Out here in flyover country, I think that the topic of climate change is perhaps more ‘ho-hum’ than it might be in other areas. We happen to live in a region where the weather fluctuates more than anywhere else on the planet.
The current spring is a good example. In the month of May we have gone from 80° weather earlier in the month, to freezing temperatures and snow flurries lately. Our severe drought status has changed to flooded fields as many places have gotten five or six inches of rain during the last week. Yet, the geese seem to have pulled off a very usual hatch, averaging six to eight goslings each, the wild lupines have begun to bloom outside my office door, and the lilac blossoms made their timely appearance around Mother’s Day. The swallows are back building their mud nests in every available nook and crevice, and the corn crop is beginning to poke its initial and tentative fingers through the soil’s surface. Water temperatures in the area lakes are currently running in the quite normal range of fifty-five to sixty-five degrees and fishing seems to be pretty typical for late May.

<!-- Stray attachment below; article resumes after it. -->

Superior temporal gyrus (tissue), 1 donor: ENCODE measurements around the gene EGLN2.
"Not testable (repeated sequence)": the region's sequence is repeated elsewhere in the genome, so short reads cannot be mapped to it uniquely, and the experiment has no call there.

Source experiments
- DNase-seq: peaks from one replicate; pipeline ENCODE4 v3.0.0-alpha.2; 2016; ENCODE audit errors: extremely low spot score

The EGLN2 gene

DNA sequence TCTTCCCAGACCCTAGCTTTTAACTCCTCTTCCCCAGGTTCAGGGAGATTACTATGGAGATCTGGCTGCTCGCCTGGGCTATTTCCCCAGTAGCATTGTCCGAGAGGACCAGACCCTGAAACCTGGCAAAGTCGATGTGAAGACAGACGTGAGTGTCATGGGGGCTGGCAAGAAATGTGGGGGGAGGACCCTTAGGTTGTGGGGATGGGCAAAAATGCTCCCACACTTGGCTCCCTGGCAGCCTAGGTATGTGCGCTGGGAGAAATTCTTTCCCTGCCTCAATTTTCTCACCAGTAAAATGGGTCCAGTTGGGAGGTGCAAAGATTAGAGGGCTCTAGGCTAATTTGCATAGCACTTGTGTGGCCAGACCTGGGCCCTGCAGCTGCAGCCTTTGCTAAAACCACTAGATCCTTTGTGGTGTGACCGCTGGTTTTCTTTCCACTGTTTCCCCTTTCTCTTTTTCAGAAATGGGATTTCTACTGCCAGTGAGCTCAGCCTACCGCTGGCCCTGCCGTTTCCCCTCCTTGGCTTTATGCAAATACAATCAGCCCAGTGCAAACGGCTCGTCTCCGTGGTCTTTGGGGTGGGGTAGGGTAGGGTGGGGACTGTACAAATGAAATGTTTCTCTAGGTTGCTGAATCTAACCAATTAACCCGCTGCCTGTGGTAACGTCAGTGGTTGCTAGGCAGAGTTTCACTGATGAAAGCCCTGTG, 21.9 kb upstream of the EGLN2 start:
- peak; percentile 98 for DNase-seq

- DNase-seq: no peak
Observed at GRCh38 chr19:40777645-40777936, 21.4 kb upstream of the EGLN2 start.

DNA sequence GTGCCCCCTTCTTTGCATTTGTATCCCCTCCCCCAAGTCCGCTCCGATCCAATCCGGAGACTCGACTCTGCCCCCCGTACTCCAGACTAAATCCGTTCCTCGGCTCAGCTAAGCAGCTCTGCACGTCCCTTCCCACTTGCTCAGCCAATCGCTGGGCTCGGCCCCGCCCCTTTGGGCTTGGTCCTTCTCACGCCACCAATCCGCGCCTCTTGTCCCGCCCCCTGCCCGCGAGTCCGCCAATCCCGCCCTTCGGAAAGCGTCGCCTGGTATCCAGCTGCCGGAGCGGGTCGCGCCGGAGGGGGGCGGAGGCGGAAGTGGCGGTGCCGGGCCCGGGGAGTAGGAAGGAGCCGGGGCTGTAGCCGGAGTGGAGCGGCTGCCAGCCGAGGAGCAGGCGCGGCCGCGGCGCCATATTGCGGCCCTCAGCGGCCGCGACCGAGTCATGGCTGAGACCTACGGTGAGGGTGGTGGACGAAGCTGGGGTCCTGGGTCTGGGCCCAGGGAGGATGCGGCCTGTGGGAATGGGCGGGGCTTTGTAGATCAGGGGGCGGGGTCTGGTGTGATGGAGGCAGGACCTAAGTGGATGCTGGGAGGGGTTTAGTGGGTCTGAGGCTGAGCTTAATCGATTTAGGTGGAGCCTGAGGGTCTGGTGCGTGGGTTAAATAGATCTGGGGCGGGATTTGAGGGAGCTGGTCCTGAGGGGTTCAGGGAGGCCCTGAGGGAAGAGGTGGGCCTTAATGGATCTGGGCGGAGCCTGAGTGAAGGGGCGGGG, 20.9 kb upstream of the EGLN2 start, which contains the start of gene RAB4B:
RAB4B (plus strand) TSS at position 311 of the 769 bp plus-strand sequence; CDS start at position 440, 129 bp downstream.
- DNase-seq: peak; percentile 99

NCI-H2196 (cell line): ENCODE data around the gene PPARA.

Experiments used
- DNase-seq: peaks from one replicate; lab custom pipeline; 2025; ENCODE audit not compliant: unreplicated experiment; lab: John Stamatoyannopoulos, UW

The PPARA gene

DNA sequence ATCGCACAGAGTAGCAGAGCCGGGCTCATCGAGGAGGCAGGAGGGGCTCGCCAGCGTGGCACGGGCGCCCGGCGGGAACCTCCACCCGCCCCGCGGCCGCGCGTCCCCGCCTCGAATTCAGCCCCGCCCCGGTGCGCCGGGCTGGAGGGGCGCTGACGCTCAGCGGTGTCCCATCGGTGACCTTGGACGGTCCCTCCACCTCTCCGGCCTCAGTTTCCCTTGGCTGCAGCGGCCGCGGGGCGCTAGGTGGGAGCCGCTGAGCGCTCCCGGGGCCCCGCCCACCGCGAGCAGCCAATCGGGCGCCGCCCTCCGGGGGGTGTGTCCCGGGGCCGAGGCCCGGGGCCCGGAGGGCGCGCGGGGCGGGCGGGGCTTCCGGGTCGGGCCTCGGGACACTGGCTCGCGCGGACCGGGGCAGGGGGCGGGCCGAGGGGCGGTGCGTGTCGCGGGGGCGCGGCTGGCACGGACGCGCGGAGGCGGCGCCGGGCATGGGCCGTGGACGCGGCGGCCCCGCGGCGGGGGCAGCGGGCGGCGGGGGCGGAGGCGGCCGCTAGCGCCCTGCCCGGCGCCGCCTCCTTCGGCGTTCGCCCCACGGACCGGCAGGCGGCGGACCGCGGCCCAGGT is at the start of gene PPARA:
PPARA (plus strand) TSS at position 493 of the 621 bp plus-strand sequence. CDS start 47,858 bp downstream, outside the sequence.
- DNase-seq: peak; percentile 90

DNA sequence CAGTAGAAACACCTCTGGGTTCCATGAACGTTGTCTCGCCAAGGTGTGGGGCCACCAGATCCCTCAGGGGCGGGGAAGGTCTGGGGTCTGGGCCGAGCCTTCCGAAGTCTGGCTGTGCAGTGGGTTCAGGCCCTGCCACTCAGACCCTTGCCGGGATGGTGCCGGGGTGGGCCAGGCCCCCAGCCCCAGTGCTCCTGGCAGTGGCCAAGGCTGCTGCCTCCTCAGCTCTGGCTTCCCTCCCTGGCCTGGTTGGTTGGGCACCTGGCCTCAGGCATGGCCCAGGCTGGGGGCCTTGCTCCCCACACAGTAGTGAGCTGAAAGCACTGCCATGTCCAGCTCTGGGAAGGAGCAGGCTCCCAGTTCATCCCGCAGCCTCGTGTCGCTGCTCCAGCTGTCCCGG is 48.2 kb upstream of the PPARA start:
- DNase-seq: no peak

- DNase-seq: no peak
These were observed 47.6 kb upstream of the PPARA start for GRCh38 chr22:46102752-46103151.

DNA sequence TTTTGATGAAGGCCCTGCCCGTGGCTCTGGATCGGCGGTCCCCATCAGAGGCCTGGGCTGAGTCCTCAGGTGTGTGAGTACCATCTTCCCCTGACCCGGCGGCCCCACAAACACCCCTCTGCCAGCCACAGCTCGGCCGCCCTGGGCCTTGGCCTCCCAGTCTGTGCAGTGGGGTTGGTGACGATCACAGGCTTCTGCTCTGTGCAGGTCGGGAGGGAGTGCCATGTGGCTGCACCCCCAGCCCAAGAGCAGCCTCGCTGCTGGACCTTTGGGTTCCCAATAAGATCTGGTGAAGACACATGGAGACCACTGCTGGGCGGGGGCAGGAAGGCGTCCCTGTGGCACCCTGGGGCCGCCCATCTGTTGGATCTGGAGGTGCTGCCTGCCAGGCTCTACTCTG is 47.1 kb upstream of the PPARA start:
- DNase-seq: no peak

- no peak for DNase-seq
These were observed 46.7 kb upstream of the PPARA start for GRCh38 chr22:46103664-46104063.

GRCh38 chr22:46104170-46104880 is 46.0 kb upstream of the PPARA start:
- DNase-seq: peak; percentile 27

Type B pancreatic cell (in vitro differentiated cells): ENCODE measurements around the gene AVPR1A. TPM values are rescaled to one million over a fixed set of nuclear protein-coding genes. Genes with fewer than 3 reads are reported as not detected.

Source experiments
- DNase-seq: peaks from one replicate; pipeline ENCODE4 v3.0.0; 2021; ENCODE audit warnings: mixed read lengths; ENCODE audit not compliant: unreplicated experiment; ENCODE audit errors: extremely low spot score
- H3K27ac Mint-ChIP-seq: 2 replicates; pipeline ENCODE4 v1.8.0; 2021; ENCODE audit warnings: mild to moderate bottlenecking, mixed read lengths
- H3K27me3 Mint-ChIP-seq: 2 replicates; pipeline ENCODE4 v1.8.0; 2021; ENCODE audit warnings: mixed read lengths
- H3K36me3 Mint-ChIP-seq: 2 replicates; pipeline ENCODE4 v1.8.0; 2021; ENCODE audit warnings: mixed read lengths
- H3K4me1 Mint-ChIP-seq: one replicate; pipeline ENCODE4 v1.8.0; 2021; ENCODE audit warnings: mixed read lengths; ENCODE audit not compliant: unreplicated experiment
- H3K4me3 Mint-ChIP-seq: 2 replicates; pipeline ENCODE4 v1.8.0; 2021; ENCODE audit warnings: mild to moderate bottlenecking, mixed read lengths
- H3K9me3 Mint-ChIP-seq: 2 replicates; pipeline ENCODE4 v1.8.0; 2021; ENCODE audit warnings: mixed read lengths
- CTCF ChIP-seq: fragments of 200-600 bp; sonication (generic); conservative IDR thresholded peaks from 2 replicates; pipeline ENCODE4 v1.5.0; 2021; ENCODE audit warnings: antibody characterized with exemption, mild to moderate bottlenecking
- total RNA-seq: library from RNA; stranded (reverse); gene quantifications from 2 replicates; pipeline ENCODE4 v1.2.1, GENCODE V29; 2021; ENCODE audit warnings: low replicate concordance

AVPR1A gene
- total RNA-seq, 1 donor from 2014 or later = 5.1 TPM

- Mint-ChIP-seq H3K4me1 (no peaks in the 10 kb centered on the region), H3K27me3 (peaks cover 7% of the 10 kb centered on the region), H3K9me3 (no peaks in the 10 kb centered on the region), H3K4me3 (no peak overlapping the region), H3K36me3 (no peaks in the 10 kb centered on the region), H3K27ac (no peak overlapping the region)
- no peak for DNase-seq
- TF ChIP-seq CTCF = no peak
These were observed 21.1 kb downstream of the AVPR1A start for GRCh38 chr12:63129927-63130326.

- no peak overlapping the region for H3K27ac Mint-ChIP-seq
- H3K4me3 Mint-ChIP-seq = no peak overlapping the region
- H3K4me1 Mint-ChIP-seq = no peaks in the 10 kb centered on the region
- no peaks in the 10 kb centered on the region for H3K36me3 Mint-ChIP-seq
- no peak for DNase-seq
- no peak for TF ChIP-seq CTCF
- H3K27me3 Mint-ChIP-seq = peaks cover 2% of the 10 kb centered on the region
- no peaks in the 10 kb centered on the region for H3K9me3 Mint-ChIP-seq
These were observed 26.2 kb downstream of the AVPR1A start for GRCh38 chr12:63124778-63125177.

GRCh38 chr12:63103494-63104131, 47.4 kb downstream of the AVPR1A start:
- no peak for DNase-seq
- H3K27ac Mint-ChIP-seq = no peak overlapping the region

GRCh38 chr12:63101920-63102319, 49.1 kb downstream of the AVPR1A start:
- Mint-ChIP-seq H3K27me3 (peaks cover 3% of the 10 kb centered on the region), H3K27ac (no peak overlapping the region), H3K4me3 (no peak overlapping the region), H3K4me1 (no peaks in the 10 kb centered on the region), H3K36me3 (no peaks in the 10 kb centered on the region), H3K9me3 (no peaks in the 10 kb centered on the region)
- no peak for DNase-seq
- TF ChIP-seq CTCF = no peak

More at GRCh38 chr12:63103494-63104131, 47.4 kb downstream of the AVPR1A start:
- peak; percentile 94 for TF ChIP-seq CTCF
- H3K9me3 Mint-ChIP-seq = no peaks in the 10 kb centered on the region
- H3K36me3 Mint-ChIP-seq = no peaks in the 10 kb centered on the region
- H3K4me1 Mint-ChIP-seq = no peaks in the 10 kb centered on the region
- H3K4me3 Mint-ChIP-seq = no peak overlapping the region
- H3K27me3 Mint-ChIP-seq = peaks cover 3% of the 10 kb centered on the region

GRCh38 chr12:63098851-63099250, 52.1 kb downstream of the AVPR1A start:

How can all of these things maintain such a regular rhythm as the weather fluctuates madly on a daily basis? How can change foster the static outcomes we seem to observe each season? Despite all the daily changes, things seem to achieve some kind of norm. Out here in flyover country we never really experience much ‘average’ weather, just the eccentric components of the average we call ‘normal.’